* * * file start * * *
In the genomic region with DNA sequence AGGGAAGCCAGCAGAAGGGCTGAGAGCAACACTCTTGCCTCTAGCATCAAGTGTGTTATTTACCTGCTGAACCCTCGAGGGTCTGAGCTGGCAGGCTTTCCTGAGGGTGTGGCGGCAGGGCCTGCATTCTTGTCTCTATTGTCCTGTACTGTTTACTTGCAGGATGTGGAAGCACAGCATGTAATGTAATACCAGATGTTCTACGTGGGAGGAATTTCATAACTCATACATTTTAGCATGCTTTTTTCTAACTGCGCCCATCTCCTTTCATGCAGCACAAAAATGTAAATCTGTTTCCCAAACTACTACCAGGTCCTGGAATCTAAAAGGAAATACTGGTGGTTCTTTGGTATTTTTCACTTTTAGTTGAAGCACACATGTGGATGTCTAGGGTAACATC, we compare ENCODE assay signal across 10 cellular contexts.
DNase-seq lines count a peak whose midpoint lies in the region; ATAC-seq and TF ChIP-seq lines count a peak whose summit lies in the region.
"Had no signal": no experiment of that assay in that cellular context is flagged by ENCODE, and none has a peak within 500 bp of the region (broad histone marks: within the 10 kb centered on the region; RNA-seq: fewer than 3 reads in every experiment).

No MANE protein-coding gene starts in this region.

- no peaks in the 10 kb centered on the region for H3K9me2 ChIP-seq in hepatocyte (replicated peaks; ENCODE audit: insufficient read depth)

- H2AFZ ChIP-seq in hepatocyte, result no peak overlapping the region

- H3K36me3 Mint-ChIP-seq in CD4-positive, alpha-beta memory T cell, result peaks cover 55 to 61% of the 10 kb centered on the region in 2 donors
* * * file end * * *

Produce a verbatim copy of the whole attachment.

In the genomic region with DNA sequence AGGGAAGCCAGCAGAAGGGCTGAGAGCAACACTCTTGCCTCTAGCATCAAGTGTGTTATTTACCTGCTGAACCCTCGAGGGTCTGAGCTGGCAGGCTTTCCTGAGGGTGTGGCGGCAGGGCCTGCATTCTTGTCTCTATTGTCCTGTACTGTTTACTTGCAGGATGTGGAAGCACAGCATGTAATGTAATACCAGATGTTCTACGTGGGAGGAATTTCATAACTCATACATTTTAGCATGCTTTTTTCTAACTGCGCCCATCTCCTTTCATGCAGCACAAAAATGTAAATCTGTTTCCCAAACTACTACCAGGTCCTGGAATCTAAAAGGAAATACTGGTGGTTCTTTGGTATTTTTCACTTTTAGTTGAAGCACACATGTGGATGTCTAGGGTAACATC, we compare ENCODE assay signal across 10 cellular contexts.
DNase-seq lines count a peak whose midpoint lies in the region; ATAC-seq and TF ChIP-seq lines count a peak whose summit lies in the region.
"Had no signal": no experiment of that assay in that cellular context is flagged by ENCODE, and none has a peak within 500 bp of the region (broad histone marks: within the 10 kb centered on the region; RNA-seq: fewer than 3 reads in every experiment).

No MANE protein-coding gene starts in this region.

- no peaks in the 10 kb centered on the region for H3K9me2 ChIP-seq in hepatocyte (replicated peaks; ENCODE audit: insufficient read depth)

- H2AFZ ChIP-seq in hepatocyte, result no peak overlapping the region

- H3K36me3 Mint-ChIP-seq in CD4-positive, alpha-beta memory T cell, result peaks cover 55 to 61% of the 10 kb centered on the region in 2 donors